This year marks the end of the second decade of the 2000s. In honor of this, we thought we’d take a look back at our decade with an end-of-year series.
The internet loves lists, especially year-end ones, and we’ll feed that love a little bit this December. We’ll be hosting seven lists of expert Decade-Best picks. We’ve done movies, and you can look forward to writing, television, music, traditional visual arts, and one surprise list at the end. Each will include philosophers working in these and related areas, but also other academics whose work concerns these topics and people working in the relevant media. But up today: games!
We asked our experts to rank their top five games of all kinds, so let’s see what the 2010s gave us to play with.
Our contributors are:
- Christopher Bartel, professor in Philosophy at Appalachian State University
- Thi Nguyen, associate professor in Philosophy at Utah Valley University
- Brock Rough, independent scholar
- Grant Tavinor, lecturer in Philosophy at Lincoln University, New Zealand
- Marissa Willis, independent scholar
Christopher Bartel is Professor of Philosophy at
Appalachian State University and author of the forthcoming book
Video Games, Violence, and the Ethics of Fantasy: Killing Time (Bloomsbury).
- Horizon Zero Dawn (Guerrilla Games/Sony Interactive Entertainment, 2017), video game
There is a lot I could say about how fun it is to play Horizon Zero Dawn, but the more important point is to look at the gender politics. The 2010s saw both an increased call for games and the gaming industry to become more diverse, and a nasty backlash from misogynistic trolls known as “GamerGate”. At a time when other gaming studios are fearful of angering the trolls, Horizon Zero Dawn presents a richly textured matriarchal society fighting to rebuild after an environmental apocalypse. The main character, Aloy, is a young woman who discovers a world of powerful women—including warchiefs, scientists, master craftswomen, and religious leaders. For video games, this is an enormous step.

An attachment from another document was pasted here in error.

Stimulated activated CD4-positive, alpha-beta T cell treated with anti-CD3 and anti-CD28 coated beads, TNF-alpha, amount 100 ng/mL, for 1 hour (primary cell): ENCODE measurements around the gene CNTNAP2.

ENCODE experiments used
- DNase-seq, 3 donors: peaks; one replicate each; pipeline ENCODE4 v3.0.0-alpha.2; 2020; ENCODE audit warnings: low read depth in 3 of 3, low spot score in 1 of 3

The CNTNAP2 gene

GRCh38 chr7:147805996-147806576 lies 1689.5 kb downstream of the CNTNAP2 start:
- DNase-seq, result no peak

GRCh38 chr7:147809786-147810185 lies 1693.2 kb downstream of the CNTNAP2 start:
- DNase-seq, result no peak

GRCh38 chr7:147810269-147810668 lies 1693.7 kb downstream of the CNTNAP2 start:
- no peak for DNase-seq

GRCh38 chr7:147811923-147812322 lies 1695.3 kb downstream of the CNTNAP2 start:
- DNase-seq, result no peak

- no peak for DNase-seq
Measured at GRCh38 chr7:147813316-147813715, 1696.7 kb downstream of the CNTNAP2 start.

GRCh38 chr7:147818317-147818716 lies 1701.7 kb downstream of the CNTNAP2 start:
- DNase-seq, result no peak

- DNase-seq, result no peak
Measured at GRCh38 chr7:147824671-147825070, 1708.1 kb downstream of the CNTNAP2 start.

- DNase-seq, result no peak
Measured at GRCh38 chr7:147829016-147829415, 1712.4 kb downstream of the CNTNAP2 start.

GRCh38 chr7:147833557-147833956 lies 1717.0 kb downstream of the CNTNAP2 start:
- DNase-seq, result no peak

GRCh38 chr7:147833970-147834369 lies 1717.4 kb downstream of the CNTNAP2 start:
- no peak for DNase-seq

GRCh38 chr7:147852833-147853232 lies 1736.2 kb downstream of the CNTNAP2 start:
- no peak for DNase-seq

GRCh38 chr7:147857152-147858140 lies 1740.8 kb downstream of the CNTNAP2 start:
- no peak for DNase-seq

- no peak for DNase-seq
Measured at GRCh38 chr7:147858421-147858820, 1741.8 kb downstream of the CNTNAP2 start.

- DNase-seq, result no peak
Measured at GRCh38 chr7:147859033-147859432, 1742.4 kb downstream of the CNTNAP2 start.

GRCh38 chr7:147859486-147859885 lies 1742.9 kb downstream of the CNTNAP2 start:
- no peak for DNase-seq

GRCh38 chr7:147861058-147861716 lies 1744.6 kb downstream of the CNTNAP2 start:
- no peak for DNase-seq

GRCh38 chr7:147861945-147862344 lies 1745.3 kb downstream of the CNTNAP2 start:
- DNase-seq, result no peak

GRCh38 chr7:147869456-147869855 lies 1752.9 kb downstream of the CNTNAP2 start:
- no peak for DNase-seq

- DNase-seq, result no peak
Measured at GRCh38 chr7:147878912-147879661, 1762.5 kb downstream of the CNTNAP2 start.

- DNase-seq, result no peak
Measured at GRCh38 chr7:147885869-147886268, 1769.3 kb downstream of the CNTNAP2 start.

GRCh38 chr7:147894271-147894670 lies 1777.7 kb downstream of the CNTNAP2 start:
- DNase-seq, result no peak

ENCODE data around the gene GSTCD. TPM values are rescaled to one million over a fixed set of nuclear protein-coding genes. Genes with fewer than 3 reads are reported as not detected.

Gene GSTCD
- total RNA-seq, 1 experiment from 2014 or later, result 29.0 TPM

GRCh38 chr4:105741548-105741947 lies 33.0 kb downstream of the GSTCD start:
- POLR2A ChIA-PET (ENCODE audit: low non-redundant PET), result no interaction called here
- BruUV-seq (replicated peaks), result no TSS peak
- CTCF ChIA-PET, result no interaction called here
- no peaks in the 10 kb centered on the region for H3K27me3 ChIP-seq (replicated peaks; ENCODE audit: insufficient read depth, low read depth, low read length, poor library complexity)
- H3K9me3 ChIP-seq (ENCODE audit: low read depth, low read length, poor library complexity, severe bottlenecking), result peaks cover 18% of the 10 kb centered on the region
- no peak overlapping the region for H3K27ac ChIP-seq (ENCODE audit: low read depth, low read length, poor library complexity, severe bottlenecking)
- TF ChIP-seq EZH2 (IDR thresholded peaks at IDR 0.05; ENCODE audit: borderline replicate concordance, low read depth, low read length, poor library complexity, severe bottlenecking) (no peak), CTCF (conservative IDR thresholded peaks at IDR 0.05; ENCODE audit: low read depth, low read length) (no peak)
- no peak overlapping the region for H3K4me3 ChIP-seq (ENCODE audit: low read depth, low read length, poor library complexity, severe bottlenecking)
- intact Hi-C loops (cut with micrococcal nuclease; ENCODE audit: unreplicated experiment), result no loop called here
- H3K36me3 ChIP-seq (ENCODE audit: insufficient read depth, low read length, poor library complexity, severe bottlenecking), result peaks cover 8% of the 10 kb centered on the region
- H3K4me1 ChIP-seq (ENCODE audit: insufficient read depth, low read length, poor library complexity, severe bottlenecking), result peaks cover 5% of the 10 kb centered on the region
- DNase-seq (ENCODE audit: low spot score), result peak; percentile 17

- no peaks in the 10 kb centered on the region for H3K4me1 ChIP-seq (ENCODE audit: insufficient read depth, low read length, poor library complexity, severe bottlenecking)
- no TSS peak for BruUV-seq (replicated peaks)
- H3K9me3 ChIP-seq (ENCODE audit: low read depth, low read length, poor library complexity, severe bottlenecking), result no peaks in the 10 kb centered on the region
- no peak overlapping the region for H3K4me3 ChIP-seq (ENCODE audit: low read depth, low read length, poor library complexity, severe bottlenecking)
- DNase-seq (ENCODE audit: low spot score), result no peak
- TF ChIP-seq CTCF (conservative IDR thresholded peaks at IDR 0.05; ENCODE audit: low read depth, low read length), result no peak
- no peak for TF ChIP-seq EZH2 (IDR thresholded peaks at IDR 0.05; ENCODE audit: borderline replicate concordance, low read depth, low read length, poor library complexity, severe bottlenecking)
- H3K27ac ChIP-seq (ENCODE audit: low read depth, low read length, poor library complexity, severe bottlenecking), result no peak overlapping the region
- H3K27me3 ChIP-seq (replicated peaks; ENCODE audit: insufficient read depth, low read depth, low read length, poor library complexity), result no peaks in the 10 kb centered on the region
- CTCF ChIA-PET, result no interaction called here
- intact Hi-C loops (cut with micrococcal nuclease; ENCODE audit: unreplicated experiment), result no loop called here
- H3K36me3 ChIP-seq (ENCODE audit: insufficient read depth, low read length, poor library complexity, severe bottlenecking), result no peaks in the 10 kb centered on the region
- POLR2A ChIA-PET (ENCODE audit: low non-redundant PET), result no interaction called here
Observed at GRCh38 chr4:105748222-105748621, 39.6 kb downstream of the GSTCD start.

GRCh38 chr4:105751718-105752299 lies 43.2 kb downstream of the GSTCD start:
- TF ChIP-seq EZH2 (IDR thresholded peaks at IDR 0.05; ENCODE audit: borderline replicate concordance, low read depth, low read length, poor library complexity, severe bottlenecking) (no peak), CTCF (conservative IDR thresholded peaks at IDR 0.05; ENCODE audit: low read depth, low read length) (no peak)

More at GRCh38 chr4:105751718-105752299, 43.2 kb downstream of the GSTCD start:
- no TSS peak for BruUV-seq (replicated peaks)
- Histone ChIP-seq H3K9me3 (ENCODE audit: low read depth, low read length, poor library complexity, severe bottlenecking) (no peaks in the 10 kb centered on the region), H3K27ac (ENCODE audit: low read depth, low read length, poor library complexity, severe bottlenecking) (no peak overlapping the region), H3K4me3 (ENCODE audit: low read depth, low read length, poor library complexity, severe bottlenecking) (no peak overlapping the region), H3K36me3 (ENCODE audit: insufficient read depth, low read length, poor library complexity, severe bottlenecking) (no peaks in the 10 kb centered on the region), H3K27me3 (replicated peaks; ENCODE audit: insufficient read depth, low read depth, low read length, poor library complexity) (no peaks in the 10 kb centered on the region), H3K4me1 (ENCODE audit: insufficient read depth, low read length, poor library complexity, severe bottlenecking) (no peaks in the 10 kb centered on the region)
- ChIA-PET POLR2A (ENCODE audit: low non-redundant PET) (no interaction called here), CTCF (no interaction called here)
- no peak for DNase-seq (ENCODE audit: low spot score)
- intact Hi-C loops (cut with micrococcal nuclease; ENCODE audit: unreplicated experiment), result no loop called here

- Dragon Age: Inquisition (BioWare/Electronic Arts, 2014), video game
For fans of fantasy RPGs, the Dragon Age series is a touchstone. Inquisition seeks to balance combat gameplay with positional strategy, offers a world rich with history and mythology, and engages with current debates over gender and sexuality.
- Portal 2 (Valve/Electronic Arts, 2011), video game
This first-person puzzle-platformer features Chell, a young woman trapped in a collapsing and long abandoned laboratory. Armed with a portal gun, Chell navigates the crumbling environment by opening trans-dimensional portals that allows her access to distant spaces. Portal 2 forces the player to think about how to move through the 3-dimensional space in new and challenging ways.
- September 12 (Newsgaming & Gonzalo Frasca, 2010), video game
A game about how violence begets violence. In the war on terror, you launch bombs at terrorists in a crowded Middle Eastern city. But as the bombs inevitably kill more civilians than terrorists, the civilians become radicalized and morph into terrorists. Freely available from Games for Change.
- Red Dead Redemption (Rockstar San Diego/Rockstar Games, 2010), video game
A story of betrayal and redemption in the Wild West full of gunfights and train robberies. While there are some problematic elements, this game holds a soft spot for me as it was the game that sparked an awareness of the philosophical potential of video games.
- Apocalypse World (D. Vincent Baker and Meguey Baker, 2010), tabletop rpg
The pinnacle of indie tabletop role-playing. This game perfects a dozen RPG trends and launches a dozen more. This is role-playing as improvisational theater, where the players create the world on the fly, and every incentive pushes the players to invent more, wilder, and better narrative.